“When we visit the area, heroin needles are left on the ground in the park, this can be very harmful to children who play there,” she said.
Asked if she had encountered any rats lately, she said she had seen one at the shop on her night patrols and became squeamish because the “rats were as big as cats”.
Brooklyn, Ysterplaat and Rugby Residents’ Association (BYRRA) chairwoman, Fay Vogel, said she requested that the dumping skip in Koala Street be removed and that the streets be regularly cleaned.
“But while we have the homeless people at the park, the situation won’t change,” she said.
Ms Vogel said she recently killed a rat which had been damaging her cupboard and that mice remained a problem.
She said she believed overcrowding in the area contributed to the rodent infestation because “almost every house has backyarders.”
“The residents need to take ownership of their community because they are dumping their dirt in the streets and easily blame the vagrants,” she said.
She added that ongoing sewage spills in the area added to their woes.
In a “Ward 55 issues” WhatsApp group, residents fumed about the rat and mice infestation in Brooklyn. Among them was resident George Johansson said the rats damaged his furniture and ran through his garden.
While the squatters in the park refused to speak to Tabletalk, a woman sitting on a wooden chair could be heard saying that the rats don’t bother them.
Earl Bosman, a pest exterminator who works in the area, said he hadn’t seen an increase in call-outs for rats and mice but that could be because more pest control companies were operating in the area.
He said that rats are known for chewing at electrical wiring in cars and homes.
Mr Bosman said putting down repellents and traps, keeping the area clean, fixing cracks in the walls and floors could help resolve an infestation.
He added that rats were known to carry diseases. “Their droppings and urine are known to carry diseases and if they are dead, they can still carry diseases,” he warned.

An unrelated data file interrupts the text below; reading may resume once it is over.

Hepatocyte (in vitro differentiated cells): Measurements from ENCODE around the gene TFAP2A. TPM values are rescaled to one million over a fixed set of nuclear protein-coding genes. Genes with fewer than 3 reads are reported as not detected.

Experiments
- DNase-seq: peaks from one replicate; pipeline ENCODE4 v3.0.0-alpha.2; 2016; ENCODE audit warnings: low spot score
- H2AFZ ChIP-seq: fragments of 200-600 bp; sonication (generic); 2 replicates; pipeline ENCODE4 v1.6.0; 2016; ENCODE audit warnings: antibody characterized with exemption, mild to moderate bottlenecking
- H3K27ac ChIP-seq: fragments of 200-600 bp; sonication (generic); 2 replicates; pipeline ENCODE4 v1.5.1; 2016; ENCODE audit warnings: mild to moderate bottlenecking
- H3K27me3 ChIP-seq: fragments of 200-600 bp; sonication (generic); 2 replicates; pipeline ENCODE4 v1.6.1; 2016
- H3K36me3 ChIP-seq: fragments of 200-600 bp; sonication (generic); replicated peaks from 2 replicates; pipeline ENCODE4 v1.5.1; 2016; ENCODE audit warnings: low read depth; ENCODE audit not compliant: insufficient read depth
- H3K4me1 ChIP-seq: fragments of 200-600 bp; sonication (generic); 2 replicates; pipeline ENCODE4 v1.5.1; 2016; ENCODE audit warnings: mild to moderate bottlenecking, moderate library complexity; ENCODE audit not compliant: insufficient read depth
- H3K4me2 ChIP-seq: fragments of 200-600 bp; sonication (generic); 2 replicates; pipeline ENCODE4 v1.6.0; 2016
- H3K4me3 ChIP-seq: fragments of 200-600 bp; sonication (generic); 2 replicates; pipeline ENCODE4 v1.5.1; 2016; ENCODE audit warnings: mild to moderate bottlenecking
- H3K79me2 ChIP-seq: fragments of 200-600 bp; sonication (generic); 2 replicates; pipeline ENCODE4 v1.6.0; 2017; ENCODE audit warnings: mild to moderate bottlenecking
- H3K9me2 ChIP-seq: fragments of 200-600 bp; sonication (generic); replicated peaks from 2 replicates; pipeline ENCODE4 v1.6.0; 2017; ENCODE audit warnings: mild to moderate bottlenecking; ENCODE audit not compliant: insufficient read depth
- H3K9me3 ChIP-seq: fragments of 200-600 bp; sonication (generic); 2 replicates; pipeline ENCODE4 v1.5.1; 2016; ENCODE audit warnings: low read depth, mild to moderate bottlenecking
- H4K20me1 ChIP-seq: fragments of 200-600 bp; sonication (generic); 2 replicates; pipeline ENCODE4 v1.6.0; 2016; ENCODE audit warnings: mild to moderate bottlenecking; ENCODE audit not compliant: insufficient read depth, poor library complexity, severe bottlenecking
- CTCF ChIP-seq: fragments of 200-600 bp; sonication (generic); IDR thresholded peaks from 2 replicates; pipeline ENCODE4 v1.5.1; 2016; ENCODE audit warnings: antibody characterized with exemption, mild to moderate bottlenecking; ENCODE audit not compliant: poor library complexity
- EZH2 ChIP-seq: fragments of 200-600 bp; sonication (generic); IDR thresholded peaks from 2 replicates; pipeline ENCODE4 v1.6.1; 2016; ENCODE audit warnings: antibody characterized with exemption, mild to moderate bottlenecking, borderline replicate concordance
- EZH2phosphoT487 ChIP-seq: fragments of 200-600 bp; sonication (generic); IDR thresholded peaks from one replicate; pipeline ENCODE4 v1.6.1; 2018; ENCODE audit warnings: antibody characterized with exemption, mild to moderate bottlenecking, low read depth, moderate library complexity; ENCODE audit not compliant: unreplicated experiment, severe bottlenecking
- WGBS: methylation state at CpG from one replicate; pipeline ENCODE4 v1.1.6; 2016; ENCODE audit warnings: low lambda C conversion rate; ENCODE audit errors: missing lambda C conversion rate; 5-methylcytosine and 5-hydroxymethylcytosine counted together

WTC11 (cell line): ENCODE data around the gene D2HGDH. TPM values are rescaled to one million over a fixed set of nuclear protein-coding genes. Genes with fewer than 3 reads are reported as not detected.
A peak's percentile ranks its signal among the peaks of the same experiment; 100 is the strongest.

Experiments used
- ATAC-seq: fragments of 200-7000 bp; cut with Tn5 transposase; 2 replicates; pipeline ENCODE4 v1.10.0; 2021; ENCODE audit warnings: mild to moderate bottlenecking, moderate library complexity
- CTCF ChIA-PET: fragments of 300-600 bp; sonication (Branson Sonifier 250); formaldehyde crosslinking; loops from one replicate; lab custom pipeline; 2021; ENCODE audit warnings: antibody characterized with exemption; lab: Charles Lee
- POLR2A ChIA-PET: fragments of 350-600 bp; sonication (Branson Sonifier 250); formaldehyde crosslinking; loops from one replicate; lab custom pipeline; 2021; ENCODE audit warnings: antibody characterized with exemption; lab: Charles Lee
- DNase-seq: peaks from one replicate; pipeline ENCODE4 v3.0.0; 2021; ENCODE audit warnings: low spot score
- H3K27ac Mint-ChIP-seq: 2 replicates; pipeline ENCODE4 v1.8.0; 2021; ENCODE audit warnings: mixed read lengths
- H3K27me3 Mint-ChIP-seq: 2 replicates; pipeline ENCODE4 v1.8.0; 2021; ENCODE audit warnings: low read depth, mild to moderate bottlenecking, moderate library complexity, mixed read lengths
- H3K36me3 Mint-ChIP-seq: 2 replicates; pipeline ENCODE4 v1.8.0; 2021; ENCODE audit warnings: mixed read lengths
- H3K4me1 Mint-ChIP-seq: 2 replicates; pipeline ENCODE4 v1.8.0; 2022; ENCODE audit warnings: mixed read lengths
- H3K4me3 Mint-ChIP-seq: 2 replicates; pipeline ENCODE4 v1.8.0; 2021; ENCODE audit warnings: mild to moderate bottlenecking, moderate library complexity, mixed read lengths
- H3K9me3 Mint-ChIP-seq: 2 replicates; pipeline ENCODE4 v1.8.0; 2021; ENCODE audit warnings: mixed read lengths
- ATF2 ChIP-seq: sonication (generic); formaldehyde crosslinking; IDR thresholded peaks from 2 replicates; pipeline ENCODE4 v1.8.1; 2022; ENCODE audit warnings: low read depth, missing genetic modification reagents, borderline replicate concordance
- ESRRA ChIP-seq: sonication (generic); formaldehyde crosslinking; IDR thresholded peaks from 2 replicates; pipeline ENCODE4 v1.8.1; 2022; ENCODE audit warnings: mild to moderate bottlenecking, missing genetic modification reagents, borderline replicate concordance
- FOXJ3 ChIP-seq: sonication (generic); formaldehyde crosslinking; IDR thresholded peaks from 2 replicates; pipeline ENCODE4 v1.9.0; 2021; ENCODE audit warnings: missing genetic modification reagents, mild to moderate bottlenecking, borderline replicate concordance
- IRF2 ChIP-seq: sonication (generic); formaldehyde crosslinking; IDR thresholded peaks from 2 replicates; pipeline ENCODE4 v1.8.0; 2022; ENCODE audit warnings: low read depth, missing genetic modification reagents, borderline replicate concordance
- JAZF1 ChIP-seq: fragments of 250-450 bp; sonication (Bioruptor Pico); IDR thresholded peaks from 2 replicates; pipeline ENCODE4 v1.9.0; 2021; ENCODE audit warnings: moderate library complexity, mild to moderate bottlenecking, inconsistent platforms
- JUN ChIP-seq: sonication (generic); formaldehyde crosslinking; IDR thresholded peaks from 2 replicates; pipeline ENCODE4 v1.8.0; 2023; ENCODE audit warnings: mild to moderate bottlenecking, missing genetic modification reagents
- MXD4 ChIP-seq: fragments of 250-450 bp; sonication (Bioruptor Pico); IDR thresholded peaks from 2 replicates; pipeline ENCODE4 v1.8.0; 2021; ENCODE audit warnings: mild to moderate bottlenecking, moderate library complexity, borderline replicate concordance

He added if residents pick up dead rats, they should wear protective gear over their mouth and hands, place the carcass in a bag and and knot it before disposing of it.
Ward 55 councillor Fabian Ah-Sing said the dumping skip in Koala Street would be removed by the end of this month.
He said that the park was being cleaned regularly and that a joint operation was planned to take place in the next few days.
“I have not been advised by any City officials of a rat infestation but I do believe illegal dumping attracts rats. Illegal dumping in that area is at extremely high levels so an increase in rats can be possibly higher,” he said.
For squatting to be solved long term, he said, the lockdown regulations should be amended.
As for employing a security guard, he said: “Having a security guard at the gate of a playing park is not standard practice and cannot be a long term solution.”
He said while the City tried to help homeless people get into a shelter, they often refused this help.
“I call on the local SAPS to fulfil their mandate and assist with the supposed drug use concern,” he added.
Tabletalk’s request for input from SAPS was unaswered by the time this story was published.